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November 6, 2023

Reasons to Break Up With Your Therapist

Kristie Plantinga
black woman perches on a couch scrolling on her phone; break up with your therapist
November 6, 2023
12 min to read
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All breakups are hard, but breaking up with your therapist can be uniquely difficult.

Before you start panicking, know that breaking up with your therapist is often a natural next step in your personal development. You don’t have to work with one therapist your whole life, and you may not even need to be in therapy at this very moment.

However, there are other cases where you need to break up with your therapist for more serious reasons.

I asked our on-staff therapist and mental health writer Katelyn McMahon about reasons why you should break up with your therapist and how to have that delicate (and potentially nerve-wracking!) conversation.

Let’s dive in!

Reasons to break up with your therapist (according to a therapist)

Like I mentioned, the reasons to break up with your therapist range in severity. Regardless of your reason, trust your instincts that you want to break up with your therapist in the first place. But remember: sometimes honesty with your therapist might be what you need to continue to benefit from the relationship.

Reason #1: Not a good fit

Your therapist’s personality might not mesh with yours. Sometimes it’s as simple as that: you’re not a good fit for each other personality-wise!

You should be able to tell that there’s a lack of chemistry pretty quickly into the relationship, but remember that you may be feeling uncomfortable in a particularly vulnerable situation. Before breaking up with your therapist, consider if your own discomfort with the therapy process is contributing to your weaker rapport.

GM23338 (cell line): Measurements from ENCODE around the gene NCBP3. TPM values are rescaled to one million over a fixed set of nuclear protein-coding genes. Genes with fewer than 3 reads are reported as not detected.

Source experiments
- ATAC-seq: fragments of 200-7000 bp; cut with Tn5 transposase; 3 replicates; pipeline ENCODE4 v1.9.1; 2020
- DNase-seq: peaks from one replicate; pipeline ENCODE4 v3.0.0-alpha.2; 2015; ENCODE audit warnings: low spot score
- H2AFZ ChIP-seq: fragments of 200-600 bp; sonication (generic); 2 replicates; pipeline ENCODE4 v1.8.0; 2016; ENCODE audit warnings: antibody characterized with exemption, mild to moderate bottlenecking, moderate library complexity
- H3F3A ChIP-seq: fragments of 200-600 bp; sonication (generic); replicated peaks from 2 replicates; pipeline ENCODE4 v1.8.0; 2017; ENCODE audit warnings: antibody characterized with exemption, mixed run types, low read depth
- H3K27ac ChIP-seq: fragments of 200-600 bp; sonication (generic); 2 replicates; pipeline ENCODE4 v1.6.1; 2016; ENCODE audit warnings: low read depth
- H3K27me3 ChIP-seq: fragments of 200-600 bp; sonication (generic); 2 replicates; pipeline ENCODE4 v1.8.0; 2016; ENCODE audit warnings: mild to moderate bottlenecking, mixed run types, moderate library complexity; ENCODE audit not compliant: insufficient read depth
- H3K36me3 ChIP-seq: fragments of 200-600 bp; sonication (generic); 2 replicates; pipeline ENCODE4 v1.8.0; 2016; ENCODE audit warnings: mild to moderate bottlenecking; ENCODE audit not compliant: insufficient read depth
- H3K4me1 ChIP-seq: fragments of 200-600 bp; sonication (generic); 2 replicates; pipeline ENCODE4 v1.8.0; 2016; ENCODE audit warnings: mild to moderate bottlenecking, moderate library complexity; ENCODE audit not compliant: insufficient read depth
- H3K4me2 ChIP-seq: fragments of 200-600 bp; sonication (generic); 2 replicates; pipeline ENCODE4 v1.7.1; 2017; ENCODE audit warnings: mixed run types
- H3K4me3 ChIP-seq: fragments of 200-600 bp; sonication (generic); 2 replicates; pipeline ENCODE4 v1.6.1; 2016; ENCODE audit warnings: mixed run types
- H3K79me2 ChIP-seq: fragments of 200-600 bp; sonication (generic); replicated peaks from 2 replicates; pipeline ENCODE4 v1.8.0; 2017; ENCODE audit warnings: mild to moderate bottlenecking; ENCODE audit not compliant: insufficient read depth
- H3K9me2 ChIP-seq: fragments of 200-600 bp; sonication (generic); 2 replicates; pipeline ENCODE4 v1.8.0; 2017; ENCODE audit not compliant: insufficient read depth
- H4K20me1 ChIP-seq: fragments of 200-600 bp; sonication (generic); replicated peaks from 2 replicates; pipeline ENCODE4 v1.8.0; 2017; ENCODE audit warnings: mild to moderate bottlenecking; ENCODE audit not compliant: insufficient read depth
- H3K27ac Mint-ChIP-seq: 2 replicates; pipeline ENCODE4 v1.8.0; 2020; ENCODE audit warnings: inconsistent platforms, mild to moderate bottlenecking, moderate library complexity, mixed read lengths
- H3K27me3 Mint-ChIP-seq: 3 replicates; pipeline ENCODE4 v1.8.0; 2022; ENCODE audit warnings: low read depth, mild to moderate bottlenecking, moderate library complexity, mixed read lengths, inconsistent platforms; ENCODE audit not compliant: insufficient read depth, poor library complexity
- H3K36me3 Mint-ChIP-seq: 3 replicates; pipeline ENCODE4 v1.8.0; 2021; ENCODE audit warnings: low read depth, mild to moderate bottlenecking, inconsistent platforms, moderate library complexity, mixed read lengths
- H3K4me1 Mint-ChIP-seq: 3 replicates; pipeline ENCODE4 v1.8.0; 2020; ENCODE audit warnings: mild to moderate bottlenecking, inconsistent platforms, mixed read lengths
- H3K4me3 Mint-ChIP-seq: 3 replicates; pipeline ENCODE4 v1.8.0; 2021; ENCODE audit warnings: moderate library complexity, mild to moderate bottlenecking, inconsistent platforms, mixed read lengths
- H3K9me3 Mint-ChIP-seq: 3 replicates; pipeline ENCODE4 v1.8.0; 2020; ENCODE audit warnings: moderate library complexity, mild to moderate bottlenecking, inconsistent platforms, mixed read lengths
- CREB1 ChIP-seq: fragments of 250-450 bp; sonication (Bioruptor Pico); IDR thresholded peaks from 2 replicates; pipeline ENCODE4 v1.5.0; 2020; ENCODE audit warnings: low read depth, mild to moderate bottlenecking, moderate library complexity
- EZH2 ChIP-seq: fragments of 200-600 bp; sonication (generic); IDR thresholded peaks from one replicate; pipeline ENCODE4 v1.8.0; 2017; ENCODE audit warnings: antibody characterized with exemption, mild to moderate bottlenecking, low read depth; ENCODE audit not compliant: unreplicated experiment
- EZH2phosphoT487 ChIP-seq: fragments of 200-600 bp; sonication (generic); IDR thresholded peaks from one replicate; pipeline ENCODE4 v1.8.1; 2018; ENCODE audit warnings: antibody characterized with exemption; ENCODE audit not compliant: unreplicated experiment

My go-to advice is that you should feel like you could grab a coffee with your therapist and have a good conversation. Although your therapist is not your friend, you should feel like you could be friends outside of the therapy room (even if there are differences in age, background, etc.).

Reason #2: The therapist’s treatment style isn’t working for you

From cognitive behavioral therapy to eye movement desensitization and reprocessing (or EMDR), there are a ton of treatment modalities out there. All therapists employ a range of modalities to treat their clients, but if their treatments aren’t working for you, then it might be time to find a new therapist.

Our on-staff therapist Katelyn McMahon says…

"Beyond treatment modalities alone, it's fully within your rights to ask your therapist to tweak their style to best fit your needs. For example, if you feel like you spend all session rambling about your life without getting any feedback, ask your therapist if they're willing to come up with a system to gently interrupt you and add their two cents. (This is a conversation I've actually had with clients.) It's up to your therapist to communicate whether they can accommodate your request, but know that in most cases, your therapist will be open to making sessions work for you."

Reason #3: You’re not making progress

If you don’t feel like you’re making progress in therapy, have a conversation with your therapist.

In some cases, you might hit a wall in terms of your progress with a therapist. I’ve had this experience multiple times. In other cases, you might need to have an honest conversation with your therapist about your lack of progress. Good therapists thrive on feedback. If they know that you’re feeling stagnant, they’ll adjust their treatment method to accommodate you or set new goals with you.

Your therapist can’t read your mind, so tell them what you’re thinking! Both of you are served best when you speak your truth.

Reason #4: You’re ready to “graduate” therapy